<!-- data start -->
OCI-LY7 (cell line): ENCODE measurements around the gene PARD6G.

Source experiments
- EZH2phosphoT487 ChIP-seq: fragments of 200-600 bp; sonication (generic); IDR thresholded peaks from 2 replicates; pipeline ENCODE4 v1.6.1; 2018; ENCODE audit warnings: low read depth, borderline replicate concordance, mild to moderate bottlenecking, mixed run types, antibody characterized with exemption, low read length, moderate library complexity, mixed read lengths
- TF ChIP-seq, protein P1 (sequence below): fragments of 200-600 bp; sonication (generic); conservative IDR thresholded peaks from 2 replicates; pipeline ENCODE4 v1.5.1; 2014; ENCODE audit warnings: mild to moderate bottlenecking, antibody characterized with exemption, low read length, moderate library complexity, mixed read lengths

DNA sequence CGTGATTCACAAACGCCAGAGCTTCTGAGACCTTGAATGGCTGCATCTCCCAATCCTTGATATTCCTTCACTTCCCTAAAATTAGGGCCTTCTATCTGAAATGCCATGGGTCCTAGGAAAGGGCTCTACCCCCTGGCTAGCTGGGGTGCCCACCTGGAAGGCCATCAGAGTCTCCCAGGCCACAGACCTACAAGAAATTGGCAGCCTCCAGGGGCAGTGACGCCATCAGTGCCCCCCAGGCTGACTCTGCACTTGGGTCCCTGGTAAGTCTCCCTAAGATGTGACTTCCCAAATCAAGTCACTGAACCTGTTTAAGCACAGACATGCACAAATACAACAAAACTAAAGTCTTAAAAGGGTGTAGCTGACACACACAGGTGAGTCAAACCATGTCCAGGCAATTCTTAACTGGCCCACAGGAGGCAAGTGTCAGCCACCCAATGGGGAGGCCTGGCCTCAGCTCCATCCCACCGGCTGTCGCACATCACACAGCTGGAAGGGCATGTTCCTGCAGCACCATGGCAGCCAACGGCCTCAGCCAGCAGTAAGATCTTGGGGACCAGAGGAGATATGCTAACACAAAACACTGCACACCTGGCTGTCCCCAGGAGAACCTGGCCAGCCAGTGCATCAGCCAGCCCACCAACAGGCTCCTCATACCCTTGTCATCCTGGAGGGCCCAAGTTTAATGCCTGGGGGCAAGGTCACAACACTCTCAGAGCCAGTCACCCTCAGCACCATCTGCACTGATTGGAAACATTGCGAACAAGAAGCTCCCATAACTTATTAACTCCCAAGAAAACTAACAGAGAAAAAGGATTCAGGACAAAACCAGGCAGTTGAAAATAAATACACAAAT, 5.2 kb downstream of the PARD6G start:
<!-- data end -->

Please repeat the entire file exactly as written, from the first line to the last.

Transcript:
OCI-LY7 (cell line): ENCODE measurements around the gene PARD6G.

Source experiments
- EZH2phosphoT487 ChIP-seq: fragments of 200-600 bp; sonication (generic); IDR thresholded peaks from 2 replicates; pipeline ENCODE4 v1.6.1; 2018; ENCODE audit warnings: low read depth, borderline replicate concordance, mild to moderate bottlenecking, mixed run types, antibody characterized with exemption, low read length, moderate library complexity, mixed read lengths
- TF ChIP-seq, protein P1 (sequence below): fragments of 200-600 bp; sonication (generic); conservative IDR thresholded peaks from 2 replicates; pipeline ENCODE4 v1.5.1; 2014; ENCODE audit warnings: mild to moderate bottlenecking, antibody characterized with exemption, low read length, moderate library complexity, mixed read lengths

DNA sequence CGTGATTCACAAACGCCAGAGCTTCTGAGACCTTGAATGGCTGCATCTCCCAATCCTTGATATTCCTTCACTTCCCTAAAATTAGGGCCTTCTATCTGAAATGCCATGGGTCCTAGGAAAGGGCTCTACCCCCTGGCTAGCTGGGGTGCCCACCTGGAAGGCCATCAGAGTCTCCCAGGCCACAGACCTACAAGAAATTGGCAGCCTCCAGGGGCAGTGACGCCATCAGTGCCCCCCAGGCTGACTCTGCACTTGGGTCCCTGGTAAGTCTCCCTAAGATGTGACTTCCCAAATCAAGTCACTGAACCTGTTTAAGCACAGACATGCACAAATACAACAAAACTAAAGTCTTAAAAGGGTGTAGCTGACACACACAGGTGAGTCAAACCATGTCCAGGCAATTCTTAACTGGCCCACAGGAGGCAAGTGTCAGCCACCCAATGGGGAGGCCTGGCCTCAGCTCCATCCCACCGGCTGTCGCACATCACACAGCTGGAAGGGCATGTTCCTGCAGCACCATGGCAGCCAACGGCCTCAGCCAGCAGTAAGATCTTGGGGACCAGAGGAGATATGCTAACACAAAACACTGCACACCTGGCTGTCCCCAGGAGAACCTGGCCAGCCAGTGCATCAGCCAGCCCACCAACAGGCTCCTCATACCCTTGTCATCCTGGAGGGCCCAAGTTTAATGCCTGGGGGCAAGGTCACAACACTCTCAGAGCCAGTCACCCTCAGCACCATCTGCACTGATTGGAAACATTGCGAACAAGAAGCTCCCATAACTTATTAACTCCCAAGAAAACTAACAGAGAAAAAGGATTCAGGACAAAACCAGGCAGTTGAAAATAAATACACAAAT, 5.2 kb downstream of the PARD6G start: